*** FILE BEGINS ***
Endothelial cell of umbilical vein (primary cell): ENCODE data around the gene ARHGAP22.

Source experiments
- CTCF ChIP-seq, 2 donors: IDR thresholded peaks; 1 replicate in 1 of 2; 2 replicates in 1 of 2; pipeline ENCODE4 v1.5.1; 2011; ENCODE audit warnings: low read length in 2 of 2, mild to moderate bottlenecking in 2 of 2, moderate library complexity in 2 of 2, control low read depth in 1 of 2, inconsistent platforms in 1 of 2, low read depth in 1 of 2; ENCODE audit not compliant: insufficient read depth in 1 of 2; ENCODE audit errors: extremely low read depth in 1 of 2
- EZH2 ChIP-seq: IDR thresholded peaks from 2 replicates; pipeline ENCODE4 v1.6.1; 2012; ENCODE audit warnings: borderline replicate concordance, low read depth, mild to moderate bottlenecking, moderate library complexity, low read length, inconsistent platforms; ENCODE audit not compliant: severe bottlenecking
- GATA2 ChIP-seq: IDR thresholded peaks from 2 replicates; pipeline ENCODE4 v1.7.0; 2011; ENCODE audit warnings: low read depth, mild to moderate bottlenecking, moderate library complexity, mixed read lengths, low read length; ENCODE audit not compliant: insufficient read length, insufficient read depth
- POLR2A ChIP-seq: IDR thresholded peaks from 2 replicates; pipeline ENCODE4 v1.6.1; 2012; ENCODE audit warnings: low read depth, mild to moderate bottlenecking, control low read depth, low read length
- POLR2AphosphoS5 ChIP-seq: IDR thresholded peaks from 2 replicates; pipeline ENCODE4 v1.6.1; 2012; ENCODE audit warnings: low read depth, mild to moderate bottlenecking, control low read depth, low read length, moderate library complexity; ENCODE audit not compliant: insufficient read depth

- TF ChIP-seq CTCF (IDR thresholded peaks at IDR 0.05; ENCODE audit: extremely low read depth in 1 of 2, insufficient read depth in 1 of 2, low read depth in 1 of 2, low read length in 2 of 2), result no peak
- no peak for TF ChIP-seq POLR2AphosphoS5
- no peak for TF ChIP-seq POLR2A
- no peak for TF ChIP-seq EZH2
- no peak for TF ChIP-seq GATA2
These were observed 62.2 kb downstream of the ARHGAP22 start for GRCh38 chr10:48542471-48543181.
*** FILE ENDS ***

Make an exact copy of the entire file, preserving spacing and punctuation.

Endothelial cell of umbilical vein (primary cell): ENCODE data around the gene ARHGAP22.

Source experiments
- CTCF ChIP-seq, 2 donors: IDR thresholded peaks; 1 replicate in 1 of 2; 2 replicates in 1 of 2; pipeline ENCODE4 v1.5.1; 2011; ENCODE audit warnings: low read length in 2 of 2, mild to moderate bottlenecking in 2 of 2, moderate library complexity in 2 of 2, control low read depth in 1 of 2, inconsistent platforms in 1 of 2, low read depth in 1 of 2; ENCODE audit not compliant: insufficient read depth in 1 of 2; ENCODE audit errors: extremely low read depth in 1 of 2
- EZH2 ChIP-seq: IDR thresholded peaks from 2 replicates; pipeline ENCODE4 v1.6.1; 2012; ENCODE audit warnings: borderline replicate concordance, low read depth, mild to moderate bottlenecking, moderate library complexity, low read length, inconsistent platforms; ENCODE audit not compliant: severe bottlenecking
- GATA2 ChIP-seq: IDR thresholded peaks from 2 replicates; pipeline ENCODE4 v1.7.0; 2011; ENCODE audit warnings: low read depth, mild to moderate bottlenecking, moderate library complexity, mixed read lengths, low read length; ENCODE audit not compliant: insufficient read length, insufficient read depth
- POLR2A ChIP-seq: IDR thresholded peaks from 2 replicates; pipeline ENCODE4 v1.6.1; 2012; ENCODE audit warnings: low read depth, mild to moderate bottlenecking, control low read depth, low read length
- POLR2AphosphoS5 ChIP-seq: IDR thresholded peaks from 2 replicates; pipeline ENCODE4 v1.6.1; 2012; ENCODE audit warnings: low read depth, mild to moderate bottlenecking, control low read depth, low read length, moderate library complexity; ENCODE audit not compliant: insufficient read depth

- TF ChIP-seq CTCF (IDR thresholded peaks at IDR 0.05; ENCODE audit: extremely low read depth in 1 of 2, insufficient read depth in 1 of 2, low read depth in 1 of 2, low read length in 2 of 2), result no peak
- no peak for TF ChIP-seq POLR2AphosphoS5
- no peak for TF ChIP-seq POLR2A
- no peak for TF ChIP-seq EZH2
- no peak for TF ChIP-seq GATA2
These were observed 62.2 kb downstream of the ARHGAP22 start for GRCh38 chr10:48542471-48543181.